- The Divided Family in Civil War America
The metaphor of nation-as-family is a popular construction in which civil war becomes a family quarrel. Amy Murrell Taylor's deeply researched and thoroughly readable book is the first social and cultural history of Civil War–era divided families. It is a study that examines the lives of real people alongside cultural representations, melding personal writings with literary renderings, but the emphasis on people's lives is what makes this work so interesting. [End Page 78]
Taylor's historical actors are white, middling, and well-to-do Americans from Maryland, Delaware, Kentucky, Missouri, Virginia (eventually including West Virginia), Tennessee, and Washington, D.C. It is fascinating indeed how many well-known names can be found in these pages (Beauregard, Crittenden, Davis, Jackson, Jefferson, Lee, Lincoln, and Stuart, among others). Because the slaveholding Upper South encompassed "slavery and abolitionism, Democrats and Republicans, industry and agriculture, urban and rural communities" (3), it also nurtured a population of "reluctant Confederates and latent Unionists" (4).
The best historical studies ask "why" questions; the hardest "why" question concerns motivation, and Taylor takes up this challenge. Mid-nineteenth-century white Americans envisioned an idealized family as a private refuge from the public world. Divided families, Taylor finds, tried to bracket issues like slavery, abolition, and secession by invoking such domestic categories as gender, generation, duty, and authority. But divided families, Taylor ultimately argues, were unable to separate politics and family; rather, they faced a world that blurred the idealized division between public and private realms. To her credit, Taylor concedes that even an intensive study of voluminous sources cannot yield definitive answers. She is always clear about unanswerable questions. (She points out, for example, that postwar reconciliation is harder to explore because letters ceased once families were reunited under one roof.)
The heart of Taylor's book investigates particular family relationships. Union fathers, for example, understood Confederate sons as young men in rebellion against paternal authority, reshaping rhetoric about Confederate independence into "just another coming-of-age struggle" (19). Husbands, too, recast the threat of dissenting wives as a familial struggle, or reassured themselves that a wife was entitled to her own opinion so long as her wayward thoughts remained unknown beyond the household. Siblings, too, "took what was unfamiliar to them—political division—and translated it into more familiar forms of domestic conflict" (89). Overall, brothers demonstrated more hostility and anger, whereas female relatives tried (though often failed) to deflect conflict. In discerning these kinds of patterns, Taylor relates both detailed narratives of particular families and briefer supporting examples, always offering the reader nuanced understandings of her subjects.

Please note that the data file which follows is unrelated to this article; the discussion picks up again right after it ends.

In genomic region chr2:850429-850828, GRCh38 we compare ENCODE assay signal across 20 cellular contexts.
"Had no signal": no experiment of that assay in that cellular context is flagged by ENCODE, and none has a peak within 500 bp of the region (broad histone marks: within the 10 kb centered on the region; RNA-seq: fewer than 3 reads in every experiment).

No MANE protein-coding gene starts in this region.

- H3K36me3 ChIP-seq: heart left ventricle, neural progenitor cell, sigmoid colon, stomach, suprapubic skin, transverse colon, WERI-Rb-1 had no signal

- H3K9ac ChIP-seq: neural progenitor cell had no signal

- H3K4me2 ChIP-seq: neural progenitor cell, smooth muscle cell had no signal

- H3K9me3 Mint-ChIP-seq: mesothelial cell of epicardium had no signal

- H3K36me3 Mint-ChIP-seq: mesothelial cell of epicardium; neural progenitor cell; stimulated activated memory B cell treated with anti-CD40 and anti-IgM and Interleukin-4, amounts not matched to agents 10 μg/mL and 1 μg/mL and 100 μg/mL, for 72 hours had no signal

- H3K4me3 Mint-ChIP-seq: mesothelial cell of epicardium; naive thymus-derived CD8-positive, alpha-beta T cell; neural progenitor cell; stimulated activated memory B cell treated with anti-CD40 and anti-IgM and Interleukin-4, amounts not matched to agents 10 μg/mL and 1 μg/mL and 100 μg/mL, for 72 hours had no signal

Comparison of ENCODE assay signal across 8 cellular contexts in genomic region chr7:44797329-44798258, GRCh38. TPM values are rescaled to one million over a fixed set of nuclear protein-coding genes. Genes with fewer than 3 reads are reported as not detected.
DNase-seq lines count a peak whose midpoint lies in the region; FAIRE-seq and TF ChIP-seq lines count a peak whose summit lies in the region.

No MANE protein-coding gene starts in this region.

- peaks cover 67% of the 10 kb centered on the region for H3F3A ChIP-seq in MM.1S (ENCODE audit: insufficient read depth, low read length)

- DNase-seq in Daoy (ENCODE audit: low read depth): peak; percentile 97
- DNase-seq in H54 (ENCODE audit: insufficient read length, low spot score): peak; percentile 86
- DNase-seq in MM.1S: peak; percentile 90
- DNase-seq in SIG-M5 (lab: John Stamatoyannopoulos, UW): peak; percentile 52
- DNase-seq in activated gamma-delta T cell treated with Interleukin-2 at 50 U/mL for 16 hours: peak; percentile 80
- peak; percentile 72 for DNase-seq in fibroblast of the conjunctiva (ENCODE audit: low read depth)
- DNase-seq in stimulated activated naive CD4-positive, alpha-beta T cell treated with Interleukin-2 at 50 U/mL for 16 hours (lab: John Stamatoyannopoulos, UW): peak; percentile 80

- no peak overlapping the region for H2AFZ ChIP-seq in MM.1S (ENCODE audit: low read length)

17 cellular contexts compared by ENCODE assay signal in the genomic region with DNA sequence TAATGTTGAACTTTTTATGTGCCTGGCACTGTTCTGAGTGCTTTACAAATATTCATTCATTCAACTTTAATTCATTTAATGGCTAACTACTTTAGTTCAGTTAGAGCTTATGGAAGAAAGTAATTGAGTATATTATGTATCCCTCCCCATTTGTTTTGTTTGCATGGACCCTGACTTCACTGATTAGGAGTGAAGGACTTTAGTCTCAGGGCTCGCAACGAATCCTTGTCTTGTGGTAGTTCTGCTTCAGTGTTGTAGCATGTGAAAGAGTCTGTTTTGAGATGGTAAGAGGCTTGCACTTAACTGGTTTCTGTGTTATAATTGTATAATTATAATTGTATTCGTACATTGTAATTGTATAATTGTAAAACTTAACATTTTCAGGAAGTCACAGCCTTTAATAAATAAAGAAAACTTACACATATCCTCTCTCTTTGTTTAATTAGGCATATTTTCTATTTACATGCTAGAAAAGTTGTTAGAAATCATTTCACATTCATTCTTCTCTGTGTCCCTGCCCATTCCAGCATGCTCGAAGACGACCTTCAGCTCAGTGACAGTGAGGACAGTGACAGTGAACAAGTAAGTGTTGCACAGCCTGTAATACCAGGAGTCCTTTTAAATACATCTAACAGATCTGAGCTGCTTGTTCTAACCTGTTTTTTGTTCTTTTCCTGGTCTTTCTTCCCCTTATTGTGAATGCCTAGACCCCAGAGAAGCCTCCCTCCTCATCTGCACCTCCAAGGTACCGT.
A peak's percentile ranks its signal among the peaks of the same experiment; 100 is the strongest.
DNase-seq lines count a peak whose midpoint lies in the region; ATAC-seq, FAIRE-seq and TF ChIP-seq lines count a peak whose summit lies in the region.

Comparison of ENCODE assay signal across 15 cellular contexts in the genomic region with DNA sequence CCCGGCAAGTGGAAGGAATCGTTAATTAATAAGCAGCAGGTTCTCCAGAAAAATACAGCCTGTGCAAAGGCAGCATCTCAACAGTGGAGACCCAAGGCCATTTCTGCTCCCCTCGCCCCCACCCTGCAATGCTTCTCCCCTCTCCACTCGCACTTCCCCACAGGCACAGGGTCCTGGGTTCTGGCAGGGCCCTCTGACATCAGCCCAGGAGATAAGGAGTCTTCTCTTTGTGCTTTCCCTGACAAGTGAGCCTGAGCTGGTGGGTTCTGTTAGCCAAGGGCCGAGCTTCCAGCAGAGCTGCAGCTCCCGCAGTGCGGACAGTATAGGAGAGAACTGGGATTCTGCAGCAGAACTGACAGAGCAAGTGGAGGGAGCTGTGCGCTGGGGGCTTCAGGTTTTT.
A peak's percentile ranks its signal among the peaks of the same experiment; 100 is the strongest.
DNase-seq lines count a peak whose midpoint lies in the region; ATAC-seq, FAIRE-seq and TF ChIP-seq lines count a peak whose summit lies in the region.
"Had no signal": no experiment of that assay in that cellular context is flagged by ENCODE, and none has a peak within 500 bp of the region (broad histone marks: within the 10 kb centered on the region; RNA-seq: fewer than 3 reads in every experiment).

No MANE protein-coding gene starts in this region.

Among other topics, Taylor also treats travel across borders (in which divided families hoped to convince authorities that visits were thoroughly apolitical) and the problem of Union-Confederate mail (murkily defined as acceptable if it concerned domestic matters only). She also finds that fictional treatments of divided families came in various forms, including seduction tales (there was a Union version and a Confederate version), stories of romantic triangles (also [End Page 79] with Union and Confederate versions), and tales in which slaves defended Confederate sympathizers. On the theme of postwar reconciliation, Taylor uncovers a difficult emotional process in which it was often impossible to erase politics from the domestic sphere; families who tried to forget the past simply found too much of the past manifest in the present.
In an admirable attempt to open up the world of white Americans who so often neglected the reality of slavery, a final chapter treats the efforts of African American families to reunite after emancipation. The chapter feels a bit out of place, as Taylor draws a parallel—which does not quite work—between divided white families during the war and divided black families during slavery and wartime, and between reconciling white families and reuniting black families after the war. A more successful discussion concerns the racist ways in which white writers imagined black Americans as part of the reconciling white nation.